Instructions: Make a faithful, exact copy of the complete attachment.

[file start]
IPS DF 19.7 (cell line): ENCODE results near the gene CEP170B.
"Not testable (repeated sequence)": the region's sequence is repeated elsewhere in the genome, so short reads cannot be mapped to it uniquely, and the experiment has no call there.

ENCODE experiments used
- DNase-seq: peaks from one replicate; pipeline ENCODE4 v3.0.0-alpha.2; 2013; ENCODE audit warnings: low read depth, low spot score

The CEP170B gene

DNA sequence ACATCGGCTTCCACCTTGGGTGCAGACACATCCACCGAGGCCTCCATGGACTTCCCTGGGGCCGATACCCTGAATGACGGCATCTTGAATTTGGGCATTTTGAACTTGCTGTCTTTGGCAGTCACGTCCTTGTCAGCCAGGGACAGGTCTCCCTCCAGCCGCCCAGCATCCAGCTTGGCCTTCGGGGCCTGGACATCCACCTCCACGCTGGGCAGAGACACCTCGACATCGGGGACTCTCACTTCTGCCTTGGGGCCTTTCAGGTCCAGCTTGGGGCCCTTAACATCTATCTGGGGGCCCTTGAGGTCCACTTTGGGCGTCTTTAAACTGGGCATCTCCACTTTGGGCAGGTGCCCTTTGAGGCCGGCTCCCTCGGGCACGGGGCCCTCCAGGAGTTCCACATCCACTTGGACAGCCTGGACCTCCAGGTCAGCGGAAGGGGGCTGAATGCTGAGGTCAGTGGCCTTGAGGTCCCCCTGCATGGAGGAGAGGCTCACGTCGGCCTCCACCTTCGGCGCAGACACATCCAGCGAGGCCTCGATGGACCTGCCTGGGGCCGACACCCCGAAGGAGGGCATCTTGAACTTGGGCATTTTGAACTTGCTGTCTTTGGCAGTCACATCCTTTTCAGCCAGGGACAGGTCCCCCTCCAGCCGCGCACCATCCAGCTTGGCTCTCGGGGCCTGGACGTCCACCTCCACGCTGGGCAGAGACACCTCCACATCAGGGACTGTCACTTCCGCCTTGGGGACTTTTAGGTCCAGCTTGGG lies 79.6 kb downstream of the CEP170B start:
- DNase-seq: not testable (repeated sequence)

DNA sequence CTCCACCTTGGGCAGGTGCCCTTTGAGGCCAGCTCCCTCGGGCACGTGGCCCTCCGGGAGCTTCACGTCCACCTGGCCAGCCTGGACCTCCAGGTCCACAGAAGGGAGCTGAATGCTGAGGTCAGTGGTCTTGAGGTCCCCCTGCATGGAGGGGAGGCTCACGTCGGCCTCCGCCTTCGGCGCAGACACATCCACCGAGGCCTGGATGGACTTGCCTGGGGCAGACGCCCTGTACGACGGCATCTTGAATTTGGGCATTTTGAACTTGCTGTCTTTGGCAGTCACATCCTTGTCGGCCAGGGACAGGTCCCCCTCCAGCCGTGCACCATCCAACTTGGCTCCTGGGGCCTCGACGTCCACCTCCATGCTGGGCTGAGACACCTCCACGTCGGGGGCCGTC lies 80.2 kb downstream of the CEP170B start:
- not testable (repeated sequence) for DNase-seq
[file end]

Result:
IPS DF 19.7 (cell line): ENCODE results near the gene CEP170B.
"Not testable (repeated sequence)": the region's sequence is repeated elsewhere in the genome, so short reads cannot be mapped to it uniquely, and the experiment has no call there.

ENCODE experiments used
- DNase-seq: peaks from one replicate; pipeline ENCODE4 v3.0.0-alpha.2; 2013; ENCODE audit warnings: low read depth, low spot score

The CEP170B gene

DNA sequence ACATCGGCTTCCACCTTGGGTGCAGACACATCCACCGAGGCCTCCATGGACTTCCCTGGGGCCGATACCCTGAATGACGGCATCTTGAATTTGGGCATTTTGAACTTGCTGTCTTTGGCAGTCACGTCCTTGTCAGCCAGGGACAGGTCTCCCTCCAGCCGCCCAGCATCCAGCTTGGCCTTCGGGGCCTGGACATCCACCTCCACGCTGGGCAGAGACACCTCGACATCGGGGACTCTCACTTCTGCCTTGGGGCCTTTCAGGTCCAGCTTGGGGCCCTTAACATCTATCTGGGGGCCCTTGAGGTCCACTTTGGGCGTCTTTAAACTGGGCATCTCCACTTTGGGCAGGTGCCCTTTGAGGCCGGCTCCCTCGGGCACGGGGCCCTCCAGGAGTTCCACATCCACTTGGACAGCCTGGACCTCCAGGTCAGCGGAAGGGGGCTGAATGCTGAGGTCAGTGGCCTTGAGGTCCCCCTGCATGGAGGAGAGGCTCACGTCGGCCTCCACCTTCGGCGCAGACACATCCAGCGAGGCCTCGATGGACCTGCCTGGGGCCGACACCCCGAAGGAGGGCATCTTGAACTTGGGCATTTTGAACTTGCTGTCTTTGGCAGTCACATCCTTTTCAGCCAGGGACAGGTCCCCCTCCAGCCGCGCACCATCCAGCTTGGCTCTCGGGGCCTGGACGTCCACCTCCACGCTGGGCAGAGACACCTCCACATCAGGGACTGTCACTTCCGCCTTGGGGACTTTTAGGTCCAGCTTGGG lies 79.6 kb downstream of the CEP170B start:
- DNase-seq: not testable (repeated sequence)

DNA sequence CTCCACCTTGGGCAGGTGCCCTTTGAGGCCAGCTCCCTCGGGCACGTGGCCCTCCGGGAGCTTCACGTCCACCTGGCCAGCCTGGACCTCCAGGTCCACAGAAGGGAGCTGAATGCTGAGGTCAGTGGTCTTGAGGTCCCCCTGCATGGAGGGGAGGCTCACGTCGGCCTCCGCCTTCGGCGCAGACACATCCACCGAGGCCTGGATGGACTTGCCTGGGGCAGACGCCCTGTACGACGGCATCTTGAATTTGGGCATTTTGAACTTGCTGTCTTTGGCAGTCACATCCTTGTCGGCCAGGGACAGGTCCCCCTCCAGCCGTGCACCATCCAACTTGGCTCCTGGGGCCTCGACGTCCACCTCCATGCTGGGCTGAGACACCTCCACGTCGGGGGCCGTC lies 80.2 kb downstream of the CEP170B start:
- not testable (repeated sequence) for DNase-seq